Unfortunately, those suffering from pain are sometimes not believed when they do open up about their pain. There are many reasons for this, including a myth that chronic pain sufferers exaggerate their pain in order to gain sympathy or avoid responsibilities. Research has shown that exaggerating pain to get sympathy is very rare. You love the person who is in pain, so make sure you have an open mind about what they are telling you and believe what they say.

Learn more about pain and symptoms

Every person with chronic pain has a unique, individual experience. People that live with chronic pain do not always show any visible symptoms, so it is helpful to be knowledgeable about their condition. If they are having treatments done, look those up as well. The Southside Pain Specialists website provides a wealth of information about pain conditions, treatment options, and more.

Understand the pain scale

The pain scale is a tool we use to measure and describe the intensity of the pain an individual feels at any given moment. This includes values from 1 to 10 to describe levels of pain. A rating of 1 indicates “free of pain and feeling wonderful,” while a rating of 10 indicates the “most horrible pain ever experienced.” If you are familiar with the pain scale, it can be a useful, objective tool at home in identifying and understanding pain levels.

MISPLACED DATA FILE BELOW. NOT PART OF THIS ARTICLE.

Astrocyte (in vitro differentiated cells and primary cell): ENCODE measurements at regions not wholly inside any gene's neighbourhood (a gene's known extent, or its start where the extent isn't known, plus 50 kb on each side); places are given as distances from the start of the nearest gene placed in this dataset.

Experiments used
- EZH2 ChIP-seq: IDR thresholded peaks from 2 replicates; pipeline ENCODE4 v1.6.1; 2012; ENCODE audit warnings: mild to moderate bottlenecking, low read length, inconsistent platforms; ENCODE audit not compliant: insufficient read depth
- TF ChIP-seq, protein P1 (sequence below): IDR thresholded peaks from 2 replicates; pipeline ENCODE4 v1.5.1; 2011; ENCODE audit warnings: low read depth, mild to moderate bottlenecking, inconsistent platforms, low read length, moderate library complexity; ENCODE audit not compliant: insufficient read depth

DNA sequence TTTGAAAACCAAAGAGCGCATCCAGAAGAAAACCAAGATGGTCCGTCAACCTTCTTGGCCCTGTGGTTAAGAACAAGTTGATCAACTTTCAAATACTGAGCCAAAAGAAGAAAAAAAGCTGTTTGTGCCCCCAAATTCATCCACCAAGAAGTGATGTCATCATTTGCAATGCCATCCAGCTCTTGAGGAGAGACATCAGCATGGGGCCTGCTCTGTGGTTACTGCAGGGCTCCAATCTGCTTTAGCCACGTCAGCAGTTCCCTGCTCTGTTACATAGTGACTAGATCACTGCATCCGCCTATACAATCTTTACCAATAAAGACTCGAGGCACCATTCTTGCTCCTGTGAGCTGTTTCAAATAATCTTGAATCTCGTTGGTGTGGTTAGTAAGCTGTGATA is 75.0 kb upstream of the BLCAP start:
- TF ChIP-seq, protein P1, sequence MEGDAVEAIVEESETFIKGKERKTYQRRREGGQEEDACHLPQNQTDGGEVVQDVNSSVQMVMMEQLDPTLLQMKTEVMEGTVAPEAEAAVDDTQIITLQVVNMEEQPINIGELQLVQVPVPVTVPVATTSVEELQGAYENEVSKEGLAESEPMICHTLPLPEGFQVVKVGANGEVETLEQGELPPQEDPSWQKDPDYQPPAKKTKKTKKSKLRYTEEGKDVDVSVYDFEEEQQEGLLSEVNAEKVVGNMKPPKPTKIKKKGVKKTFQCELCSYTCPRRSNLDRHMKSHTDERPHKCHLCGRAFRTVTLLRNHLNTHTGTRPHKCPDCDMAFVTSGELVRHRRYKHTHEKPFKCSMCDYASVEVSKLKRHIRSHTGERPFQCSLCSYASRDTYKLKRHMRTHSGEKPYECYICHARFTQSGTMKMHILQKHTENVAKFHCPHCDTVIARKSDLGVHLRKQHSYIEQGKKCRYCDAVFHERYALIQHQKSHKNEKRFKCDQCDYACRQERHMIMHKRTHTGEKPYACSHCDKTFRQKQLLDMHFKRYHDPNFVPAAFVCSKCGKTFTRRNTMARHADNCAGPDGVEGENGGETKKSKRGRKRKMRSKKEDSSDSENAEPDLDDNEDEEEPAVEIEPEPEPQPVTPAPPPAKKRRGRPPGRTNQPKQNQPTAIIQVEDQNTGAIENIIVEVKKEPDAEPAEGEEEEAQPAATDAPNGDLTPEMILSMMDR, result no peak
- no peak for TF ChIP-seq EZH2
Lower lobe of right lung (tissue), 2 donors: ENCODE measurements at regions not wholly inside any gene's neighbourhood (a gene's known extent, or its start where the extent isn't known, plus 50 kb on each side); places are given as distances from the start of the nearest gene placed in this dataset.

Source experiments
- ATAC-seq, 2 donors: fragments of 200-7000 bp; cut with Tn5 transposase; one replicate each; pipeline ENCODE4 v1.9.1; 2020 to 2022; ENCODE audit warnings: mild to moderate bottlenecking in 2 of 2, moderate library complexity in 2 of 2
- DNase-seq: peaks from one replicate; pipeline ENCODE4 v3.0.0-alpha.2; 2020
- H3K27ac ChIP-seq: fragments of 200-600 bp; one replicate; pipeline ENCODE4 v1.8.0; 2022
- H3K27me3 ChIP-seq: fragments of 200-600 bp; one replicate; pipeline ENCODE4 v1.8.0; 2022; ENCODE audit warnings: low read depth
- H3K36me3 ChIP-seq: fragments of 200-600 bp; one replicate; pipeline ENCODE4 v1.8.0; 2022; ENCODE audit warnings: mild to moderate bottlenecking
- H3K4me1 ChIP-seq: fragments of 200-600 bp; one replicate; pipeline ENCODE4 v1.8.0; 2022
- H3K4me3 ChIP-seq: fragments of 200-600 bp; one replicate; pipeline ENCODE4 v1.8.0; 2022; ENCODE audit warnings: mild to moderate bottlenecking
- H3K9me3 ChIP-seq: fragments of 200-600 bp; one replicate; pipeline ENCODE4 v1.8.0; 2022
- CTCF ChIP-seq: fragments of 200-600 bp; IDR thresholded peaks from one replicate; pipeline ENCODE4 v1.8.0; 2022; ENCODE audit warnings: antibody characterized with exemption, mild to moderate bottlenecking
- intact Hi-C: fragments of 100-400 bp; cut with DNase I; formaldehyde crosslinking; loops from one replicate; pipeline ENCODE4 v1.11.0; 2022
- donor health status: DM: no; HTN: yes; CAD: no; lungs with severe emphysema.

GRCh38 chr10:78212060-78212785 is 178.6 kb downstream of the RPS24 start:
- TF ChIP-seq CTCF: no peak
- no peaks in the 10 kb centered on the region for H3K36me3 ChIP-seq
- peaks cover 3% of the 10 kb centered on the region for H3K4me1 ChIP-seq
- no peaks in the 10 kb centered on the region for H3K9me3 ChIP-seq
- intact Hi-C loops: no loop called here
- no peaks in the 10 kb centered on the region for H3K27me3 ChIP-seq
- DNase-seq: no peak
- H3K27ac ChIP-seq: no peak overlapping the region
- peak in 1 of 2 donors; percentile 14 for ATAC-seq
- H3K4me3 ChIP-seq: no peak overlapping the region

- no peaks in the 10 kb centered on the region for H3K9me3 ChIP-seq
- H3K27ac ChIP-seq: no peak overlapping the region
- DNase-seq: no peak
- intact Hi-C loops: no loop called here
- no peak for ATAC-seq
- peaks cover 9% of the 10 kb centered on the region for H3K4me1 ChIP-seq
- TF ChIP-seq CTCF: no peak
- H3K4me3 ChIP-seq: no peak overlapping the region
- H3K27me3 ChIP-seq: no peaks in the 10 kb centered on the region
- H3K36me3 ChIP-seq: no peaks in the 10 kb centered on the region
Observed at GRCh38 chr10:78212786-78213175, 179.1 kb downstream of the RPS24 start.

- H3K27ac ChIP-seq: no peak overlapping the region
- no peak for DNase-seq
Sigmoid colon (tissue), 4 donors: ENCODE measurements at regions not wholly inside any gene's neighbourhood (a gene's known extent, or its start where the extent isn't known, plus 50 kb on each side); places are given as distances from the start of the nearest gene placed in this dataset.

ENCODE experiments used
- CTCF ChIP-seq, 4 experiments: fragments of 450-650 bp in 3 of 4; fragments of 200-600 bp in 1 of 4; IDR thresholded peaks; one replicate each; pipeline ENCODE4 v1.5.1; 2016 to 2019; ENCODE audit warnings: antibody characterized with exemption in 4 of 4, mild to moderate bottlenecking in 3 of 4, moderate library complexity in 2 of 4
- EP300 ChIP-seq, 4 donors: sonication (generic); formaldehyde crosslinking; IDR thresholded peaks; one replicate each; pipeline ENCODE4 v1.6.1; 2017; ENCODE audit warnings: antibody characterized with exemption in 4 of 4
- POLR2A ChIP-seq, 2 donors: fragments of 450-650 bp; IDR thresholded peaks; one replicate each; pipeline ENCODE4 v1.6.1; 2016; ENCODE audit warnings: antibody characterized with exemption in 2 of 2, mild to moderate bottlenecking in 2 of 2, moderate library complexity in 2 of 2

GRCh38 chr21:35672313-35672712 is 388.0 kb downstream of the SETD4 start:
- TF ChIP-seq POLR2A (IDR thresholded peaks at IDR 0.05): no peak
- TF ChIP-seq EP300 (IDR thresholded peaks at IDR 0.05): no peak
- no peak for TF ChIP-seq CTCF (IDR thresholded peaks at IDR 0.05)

Respect physical limitations

As a support person or caregiver, there is no way for you to know how the pain sufferer feels. You must believe them when they say they need a break or a day off. It is important to respect their physical capabilities. When the person in chronic pain says that they need to lie down, sit down, or take medication immediately, listen to them without judgment. Also, understand that just because the individual with chronic pain was able to walk around the neighborhood yesterday does not mean they can do it again today. 

Continue to include them

Don’t ever give up on someone with chronic pain. Even if they have canceled the last three times you invited them to an event or social engagement, invite them again. They may feel up to going next time. Chronic pain can be very isolating, and sometimes just being asked or invited is the most important thing.

Watch out for depression symptoms

Chronic pain is often accompanied by secondary depression. Depression can lead to the individual hiding their pain, masking their emotions, and isolating themselves. Be sure to discuss any depression symptoms you notice and offer love, support, and understanding. Gently suggest that they bring it up to their doctor, or if you are going to the next appointment, ask for permission to bring it up on their behalf. 

Chronic pain is very difficult to deal with for the one going through it and for the ones who love that person. While most people mean well, being smart about how you help and how you provide support is very important. Sometimes listening well, providing encouragement, and never giving up can make all the difference in the world.